A book by Norbert Elliot, PhD, a professor of English in the department of humanities at New Jersey Institute of Technology (NJIT) has reopened the debate about the value of the SAT’s writing test.
On A Scale: A Social History of Writing Assessment in America (Peter Lang, 2005) looks analytically at the test. It couples observations about current test practices with beneficiaries of those practices. The book is the first historical study of its kind.
“My concern with high stakes admissions tests is that timed writing tests may not serve groups who have been the targets of past discrimination,” said Elliot.
“We are a nation as bound to efficiency in the 21st century as we were in the 19th,” Elliot added. “While renowned researchers from Edward M. White to Hunter M. Breland have demonstrated that timed tests of writing impact students with diverse backgrounds differently, we continue to use these tests because they are economically efficient. We in the college composition community are afraid that a timed writing sample is a potential vehicle for disaster in that it will fail to capture the cognitive and social complexity we commonly associate with the ability to write”.
The text examines into how pedagogical demands of the college composition community are pitted against the demands of the corporate educational research community. “From what I have seen in the history I have documented,” said Elliot, “both these groups pursue writing assessment in frequent isolation from each other, leaving students lost in the middle.”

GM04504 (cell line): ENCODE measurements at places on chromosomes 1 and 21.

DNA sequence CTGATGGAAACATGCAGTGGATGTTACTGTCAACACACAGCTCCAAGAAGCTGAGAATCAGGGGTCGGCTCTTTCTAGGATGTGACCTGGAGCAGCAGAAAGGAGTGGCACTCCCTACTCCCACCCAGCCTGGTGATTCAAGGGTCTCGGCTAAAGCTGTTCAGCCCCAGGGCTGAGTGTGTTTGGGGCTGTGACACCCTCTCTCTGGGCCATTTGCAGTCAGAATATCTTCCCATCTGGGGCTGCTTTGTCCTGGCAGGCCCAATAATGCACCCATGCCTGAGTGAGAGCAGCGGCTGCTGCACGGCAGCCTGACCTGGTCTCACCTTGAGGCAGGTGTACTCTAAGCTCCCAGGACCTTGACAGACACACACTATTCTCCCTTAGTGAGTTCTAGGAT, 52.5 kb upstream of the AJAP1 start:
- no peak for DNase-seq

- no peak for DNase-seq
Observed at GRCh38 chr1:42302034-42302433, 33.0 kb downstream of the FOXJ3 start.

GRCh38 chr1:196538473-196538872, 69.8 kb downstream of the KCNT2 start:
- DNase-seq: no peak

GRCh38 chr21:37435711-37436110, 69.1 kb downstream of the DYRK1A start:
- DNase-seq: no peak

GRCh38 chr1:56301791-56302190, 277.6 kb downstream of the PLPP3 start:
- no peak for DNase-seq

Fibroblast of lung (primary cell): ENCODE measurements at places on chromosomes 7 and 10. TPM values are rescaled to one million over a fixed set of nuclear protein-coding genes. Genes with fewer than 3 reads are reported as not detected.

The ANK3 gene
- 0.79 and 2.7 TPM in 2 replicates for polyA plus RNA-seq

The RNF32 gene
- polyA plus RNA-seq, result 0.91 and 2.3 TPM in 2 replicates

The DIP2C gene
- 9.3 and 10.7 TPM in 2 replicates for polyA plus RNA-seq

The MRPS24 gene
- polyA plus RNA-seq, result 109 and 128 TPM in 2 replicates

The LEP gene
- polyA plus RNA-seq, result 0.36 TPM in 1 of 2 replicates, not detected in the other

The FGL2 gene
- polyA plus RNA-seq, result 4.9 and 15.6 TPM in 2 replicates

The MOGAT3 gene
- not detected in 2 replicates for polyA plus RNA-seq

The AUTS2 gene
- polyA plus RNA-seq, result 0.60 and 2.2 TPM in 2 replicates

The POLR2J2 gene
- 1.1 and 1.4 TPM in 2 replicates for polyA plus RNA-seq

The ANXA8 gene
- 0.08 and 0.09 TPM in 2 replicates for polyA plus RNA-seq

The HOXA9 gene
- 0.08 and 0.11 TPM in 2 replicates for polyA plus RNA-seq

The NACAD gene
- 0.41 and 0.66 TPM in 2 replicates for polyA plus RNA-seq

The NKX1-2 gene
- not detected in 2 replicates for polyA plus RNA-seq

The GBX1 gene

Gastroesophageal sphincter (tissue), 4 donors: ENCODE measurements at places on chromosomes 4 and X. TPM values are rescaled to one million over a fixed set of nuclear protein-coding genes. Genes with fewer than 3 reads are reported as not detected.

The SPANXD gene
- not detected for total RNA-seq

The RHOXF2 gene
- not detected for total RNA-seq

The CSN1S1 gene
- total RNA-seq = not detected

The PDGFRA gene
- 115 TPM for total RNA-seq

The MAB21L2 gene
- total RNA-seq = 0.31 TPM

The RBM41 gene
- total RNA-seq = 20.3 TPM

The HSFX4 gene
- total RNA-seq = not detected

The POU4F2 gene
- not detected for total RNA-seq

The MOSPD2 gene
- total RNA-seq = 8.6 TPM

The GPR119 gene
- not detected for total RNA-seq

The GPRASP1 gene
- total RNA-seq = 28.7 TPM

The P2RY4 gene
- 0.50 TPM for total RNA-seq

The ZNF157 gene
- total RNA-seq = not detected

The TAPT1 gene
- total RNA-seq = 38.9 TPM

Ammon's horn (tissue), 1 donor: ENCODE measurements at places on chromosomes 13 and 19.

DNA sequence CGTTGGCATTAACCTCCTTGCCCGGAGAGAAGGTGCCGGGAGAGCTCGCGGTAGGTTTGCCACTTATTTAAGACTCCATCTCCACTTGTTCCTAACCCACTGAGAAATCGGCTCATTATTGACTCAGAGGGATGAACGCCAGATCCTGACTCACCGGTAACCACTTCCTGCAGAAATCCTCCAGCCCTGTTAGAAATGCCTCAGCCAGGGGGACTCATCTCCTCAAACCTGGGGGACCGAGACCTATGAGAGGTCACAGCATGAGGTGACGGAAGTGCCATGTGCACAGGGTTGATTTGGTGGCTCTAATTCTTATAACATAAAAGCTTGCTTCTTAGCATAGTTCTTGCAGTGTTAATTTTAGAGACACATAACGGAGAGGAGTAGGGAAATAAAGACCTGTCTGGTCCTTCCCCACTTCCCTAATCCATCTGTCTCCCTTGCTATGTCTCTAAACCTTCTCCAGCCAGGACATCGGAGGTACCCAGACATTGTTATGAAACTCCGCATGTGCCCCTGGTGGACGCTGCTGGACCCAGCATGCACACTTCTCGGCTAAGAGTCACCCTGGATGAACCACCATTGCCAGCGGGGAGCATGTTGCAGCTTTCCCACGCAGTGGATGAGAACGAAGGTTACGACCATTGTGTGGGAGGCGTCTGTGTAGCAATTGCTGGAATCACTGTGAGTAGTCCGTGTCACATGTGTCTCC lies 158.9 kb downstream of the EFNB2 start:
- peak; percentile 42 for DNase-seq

The story begins with Harvard University’s 1874 requirement that first-year student applicants submit a short composition as part of the admissions process. And it concludes with the College Board’s 2005 requirement for an essay to be submitted as partof the new SAT®: Reasoning Test.
Along the way, readers will find a description of the relationship between the rise of psychological testing in Europe at the end of the 19th century and the attention to writing assessment in America at the beginning of the 20th century. There is an analysis of why and how 20th century world wars shaped writing assessment on the college level.
Interviews include Wayne Camara, vice-president for research and development at the College Board, who takes responsibility for the SAT, Paul Ramsey, a senior vice president at Educational Testing Service (ETS), Jill Burnstein, the co-inventor of the ETS automated essay scoring system, as well as those in the college writing assessment community such as Lee Odell of Rensselaer Polytechnic Institute and New Jersey’s own Robert Lynch, former chair of the New Jersey Basic Skills Council.